This archived news story is available only for your personal, non-commercial use. Information in the story may be outdated or superseded by additional information. Reading or replaying the story in its archived form does not constitute a republication of the story.
SALT LAKE CITY — The LDS Church is again updating guidelines for how its bishops should conduct interviews with youth and children.
In a letter addressed to local leaders Wednesday, the First Presidency of The Church of Jesus Christ of Latter-day Saints informed local leaders of an update to the guidelines for how they should interview and counsel with LDS Church members. The change will be added to the church’s section related to interviews in the "Handbook 1" manual, which is used by local leaders of specific geographic areas, including bishops and their counselors.
The letter says “bishops have a sacred responsibility to lead, teach and inspire youth,” and points to “effective personal interviews (as) one important way they do this.” Before each youth's first interview with their bishop, the leader is encouraged to share with the youth and his or her parents the various topics and questions covered in an interview.
The new guidelines put a particular emphasis on the role parents play in these interviews and in helping their children prepare. The previous guidelines for interviews encouraged parents to “stay close to their children and to counsel them, allowing the leaders to act in a supporting role.”
The guidelines released Wednesday emphasize that parents “have the primary responsibility to teach and nurture their children.” They also encourage parents to “counsel with their children regarding worthiness and help them repent and improve.” The bishop and his counselors, the guidelines continue, are there to “support parents in these efforts.”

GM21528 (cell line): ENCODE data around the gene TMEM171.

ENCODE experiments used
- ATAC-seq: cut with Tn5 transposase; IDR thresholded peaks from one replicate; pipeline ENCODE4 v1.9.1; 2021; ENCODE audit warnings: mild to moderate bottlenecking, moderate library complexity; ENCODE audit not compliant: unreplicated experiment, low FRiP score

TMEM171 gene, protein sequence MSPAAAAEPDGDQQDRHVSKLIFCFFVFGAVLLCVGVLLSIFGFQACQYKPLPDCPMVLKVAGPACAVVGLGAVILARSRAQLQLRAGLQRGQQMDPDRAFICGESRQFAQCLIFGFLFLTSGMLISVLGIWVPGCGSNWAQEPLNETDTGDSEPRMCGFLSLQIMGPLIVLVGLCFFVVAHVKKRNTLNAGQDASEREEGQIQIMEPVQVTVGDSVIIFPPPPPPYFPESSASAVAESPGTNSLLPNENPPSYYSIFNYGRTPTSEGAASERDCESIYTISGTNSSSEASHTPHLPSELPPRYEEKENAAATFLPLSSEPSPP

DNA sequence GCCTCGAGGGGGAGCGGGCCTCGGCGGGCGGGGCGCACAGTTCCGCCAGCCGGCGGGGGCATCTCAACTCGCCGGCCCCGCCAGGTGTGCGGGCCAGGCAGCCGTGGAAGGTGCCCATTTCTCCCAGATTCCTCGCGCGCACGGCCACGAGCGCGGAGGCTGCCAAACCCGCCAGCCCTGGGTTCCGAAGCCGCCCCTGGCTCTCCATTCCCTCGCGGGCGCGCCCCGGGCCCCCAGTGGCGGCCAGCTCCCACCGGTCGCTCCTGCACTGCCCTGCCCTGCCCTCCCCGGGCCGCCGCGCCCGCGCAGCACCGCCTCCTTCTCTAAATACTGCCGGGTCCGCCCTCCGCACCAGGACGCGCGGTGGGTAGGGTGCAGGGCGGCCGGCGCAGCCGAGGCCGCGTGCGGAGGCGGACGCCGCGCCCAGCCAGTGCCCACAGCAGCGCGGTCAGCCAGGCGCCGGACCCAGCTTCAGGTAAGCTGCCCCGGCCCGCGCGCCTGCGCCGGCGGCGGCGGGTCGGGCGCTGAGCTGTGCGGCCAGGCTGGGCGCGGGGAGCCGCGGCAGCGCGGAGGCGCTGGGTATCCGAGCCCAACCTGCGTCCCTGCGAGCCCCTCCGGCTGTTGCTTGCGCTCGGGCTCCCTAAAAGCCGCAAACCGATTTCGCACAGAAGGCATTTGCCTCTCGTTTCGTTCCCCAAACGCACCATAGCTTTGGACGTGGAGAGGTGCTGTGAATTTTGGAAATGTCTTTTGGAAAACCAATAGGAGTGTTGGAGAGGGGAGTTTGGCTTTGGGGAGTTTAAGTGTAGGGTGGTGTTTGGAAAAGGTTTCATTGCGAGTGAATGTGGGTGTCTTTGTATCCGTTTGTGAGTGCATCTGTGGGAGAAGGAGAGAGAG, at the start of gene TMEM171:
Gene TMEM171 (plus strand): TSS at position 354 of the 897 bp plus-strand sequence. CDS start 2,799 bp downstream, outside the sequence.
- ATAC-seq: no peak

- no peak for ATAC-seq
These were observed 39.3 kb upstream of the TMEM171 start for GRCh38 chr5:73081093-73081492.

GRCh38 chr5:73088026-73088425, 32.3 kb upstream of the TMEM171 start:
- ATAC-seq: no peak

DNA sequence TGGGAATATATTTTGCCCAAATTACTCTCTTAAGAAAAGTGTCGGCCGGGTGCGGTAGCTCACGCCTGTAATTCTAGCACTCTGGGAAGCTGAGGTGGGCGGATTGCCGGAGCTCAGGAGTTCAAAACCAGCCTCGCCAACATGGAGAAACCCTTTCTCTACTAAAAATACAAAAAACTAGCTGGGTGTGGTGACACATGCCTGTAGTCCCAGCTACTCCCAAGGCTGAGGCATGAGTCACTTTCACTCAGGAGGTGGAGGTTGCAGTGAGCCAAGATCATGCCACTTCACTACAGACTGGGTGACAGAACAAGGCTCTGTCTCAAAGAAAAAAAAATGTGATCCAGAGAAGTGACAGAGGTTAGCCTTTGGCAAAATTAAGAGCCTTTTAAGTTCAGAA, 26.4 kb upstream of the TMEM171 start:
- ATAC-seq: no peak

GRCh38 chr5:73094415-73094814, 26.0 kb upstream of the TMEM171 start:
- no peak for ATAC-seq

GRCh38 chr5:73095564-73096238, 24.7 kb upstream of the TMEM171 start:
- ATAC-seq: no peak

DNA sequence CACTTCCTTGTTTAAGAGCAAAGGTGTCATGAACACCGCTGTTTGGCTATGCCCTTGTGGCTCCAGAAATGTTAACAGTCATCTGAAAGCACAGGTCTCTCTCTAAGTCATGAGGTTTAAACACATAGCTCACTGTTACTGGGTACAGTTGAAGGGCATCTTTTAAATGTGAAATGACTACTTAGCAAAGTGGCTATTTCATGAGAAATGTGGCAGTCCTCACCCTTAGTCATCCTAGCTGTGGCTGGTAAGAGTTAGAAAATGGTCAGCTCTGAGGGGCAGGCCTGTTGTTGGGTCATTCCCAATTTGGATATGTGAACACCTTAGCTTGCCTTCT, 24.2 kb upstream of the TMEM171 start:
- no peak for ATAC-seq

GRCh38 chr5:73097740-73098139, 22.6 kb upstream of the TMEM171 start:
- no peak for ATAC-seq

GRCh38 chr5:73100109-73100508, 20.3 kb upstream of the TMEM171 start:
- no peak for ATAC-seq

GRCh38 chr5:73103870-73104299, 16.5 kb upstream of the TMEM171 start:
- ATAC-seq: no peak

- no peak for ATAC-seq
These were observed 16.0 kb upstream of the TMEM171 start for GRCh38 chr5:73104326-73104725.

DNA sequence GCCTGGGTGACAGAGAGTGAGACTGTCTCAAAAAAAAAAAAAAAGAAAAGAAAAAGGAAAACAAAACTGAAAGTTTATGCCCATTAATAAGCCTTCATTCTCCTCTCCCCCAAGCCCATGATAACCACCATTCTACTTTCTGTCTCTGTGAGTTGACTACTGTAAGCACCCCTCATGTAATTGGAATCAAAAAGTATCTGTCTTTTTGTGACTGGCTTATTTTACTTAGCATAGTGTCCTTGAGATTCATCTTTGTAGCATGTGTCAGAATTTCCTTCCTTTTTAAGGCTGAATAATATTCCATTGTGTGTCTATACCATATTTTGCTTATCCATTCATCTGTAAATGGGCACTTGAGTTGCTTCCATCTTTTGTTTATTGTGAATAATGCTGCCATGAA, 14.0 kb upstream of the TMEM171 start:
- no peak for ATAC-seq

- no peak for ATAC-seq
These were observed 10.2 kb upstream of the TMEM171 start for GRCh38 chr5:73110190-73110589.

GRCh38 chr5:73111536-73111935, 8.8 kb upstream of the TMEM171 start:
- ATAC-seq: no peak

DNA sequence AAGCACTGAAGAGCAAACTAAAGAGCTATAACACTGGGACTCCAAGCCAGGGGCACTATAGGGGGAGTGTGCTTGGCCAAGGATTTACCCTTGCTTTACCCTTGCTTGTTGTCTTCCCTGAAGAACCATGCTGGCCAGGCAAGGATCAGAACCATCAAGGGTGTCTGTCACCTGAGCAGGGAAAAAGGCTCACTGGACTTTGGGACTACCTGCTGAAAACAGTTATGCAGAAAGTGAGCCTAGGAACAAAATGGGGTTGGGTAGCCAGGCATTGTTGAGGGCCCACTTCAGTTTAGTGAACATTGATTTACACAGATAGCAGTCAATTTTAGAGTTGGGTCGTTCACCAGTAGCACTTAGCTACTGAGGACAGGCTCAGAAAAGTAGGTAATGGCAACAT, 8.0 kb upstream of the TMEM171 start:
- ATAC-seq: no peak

“Interviews provide an opportunity to reaffirm each youth’s limitless potential as a child of God,” the guidelines say. “Interviews also provide an opportunity to inspire youth to develop plans to draw closer to Heavenly Father and to improve in all areas of their lives.”
As part of the interviewing process, the bishop and his counselors are instructed to refer to LDS temple recommend interview questions, along with standards outlined in the church’s "For the Strength of Youth" pamphlet.
Similar to previous guidelines, the new text instructs leaders to adjust and adapt the interviews to address questions the youth have and to fit interviews to the youth's understanding. It also reiterates that all conversations about “moral cleanliness,” should be asked in a way to not “encourage curiosity or experimentation.”
The guidelines also simplify one of the questions asked during a temple recommend interview regarding support of "groups and persons whose teachings oppose those accepted by" the LDS Church.
Those preparing to serve a full-time mission for the church will continue to meet with the bishop and will be asked a series of 16 questions that relate to church beliefs, potential legal issues and overall health and wellness. The church adopted the 16-question approach in October 2017.
The guidelines, however, adjust the language relating to missionary service, saying that “young men are encouraged to serve, and young women may be recommended to serve.” Previous language instructed the bishop and his counselors to “encourage young women to support young men in accepting mission calls” and say “young women of eligible age who desire to serve a mission may do so, but they should not be pressured to serve."
In March, the LDS Church released an update to its handbook to instruct bishops on how they should counsel victims of sexual abuse and how they should conduct interviews with women and children. Among several changes, the update allowed members of the church to invite another adult — generally a parent or leader — into the interview with them.
Typically, youth are encouraged to continue to have an annual interview with the bishop, and another interview six months later that could be completed either by the bishop or one of his counselors.
More information can be found on Mormon Newsroom.